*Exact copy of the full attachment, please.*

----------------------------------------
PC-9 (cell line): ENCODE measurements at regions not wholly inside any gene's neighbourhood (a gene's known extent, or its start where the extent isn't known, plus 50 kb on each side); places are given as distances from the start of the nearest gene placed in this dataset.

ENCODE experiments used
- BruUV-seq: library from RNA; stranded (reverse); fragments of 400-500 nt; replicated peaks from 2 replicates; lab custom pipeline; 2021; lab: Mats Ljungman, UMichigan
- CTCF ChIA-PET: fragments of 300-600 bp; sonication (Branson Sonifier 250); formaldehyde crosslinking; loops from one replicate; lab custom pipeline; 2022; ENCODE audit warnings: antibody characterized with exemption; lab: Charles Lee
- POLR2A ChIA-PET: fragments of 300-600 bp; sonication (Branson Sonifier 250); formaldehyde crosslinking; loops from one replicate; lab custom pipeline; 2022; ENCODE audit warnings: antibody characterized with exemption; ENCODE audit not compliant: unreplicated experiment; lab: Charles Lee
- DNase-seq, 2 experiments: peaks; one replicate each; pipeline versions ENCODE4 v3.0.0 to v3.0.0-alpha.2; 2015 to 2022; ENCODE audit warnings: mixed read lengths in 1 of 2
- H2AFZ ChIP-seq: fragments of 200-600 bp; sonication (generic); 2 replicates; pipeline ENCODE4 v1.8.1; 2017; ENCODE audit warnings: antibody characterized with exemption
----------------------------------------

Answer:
PC-9 (cell line): ENCODE measurements at regions not wholly inside any gene's neighbourhood (a gene's known extent, or its start where the extent isn't known, plus 50 kb on each side); places are given as distances from the start of the nearest gene placed in this dataset.

ENCODE experiments used
- BruUV-seq: library from RNA; stranded (reverse); fragments of 400-500 nt; replicated peaks from 2 replicates; lab custom pipeline; 2021; lab: Mats Ljungman, UMichigan
- CTCF ChIA-PET: fragments of 300-600 bp; sonication (Branson Sonifier 250); formaldehyde crosslinking; loops from one replicate; lab custom pipeline; 2022; ENCODE audit warnings: antibody characterized with exemption; lab: Charles Lee
- POLR2A ChIA-PET: fragments of 300-600 bp; sonication (Branson Sonifier 250); formaldehyde crosslinking; loops from one replicate; lab custom pipeline; 2022; ENCODE audit warnings: antibody characterized with exemption; ENCODE audit not compliant: unreplicated experiment; lab: Charles Lee
- DNase-seq, 2 experiments: peaks; one replicate each; pipeline versions ENCODE4 v3.0.0 to v3.0.0-alpha.2; 2015 to 2022; ENCODE audit warnings: mixed read lengths in 1 of 2
- H2AFZ ChIP-seq: fragments of 200-600 bp; sonication (generic); 2 replicates; pipeline ENCODE4 v1.8.1; 2017; ENCODE audit warnings: antibody characterized with exemption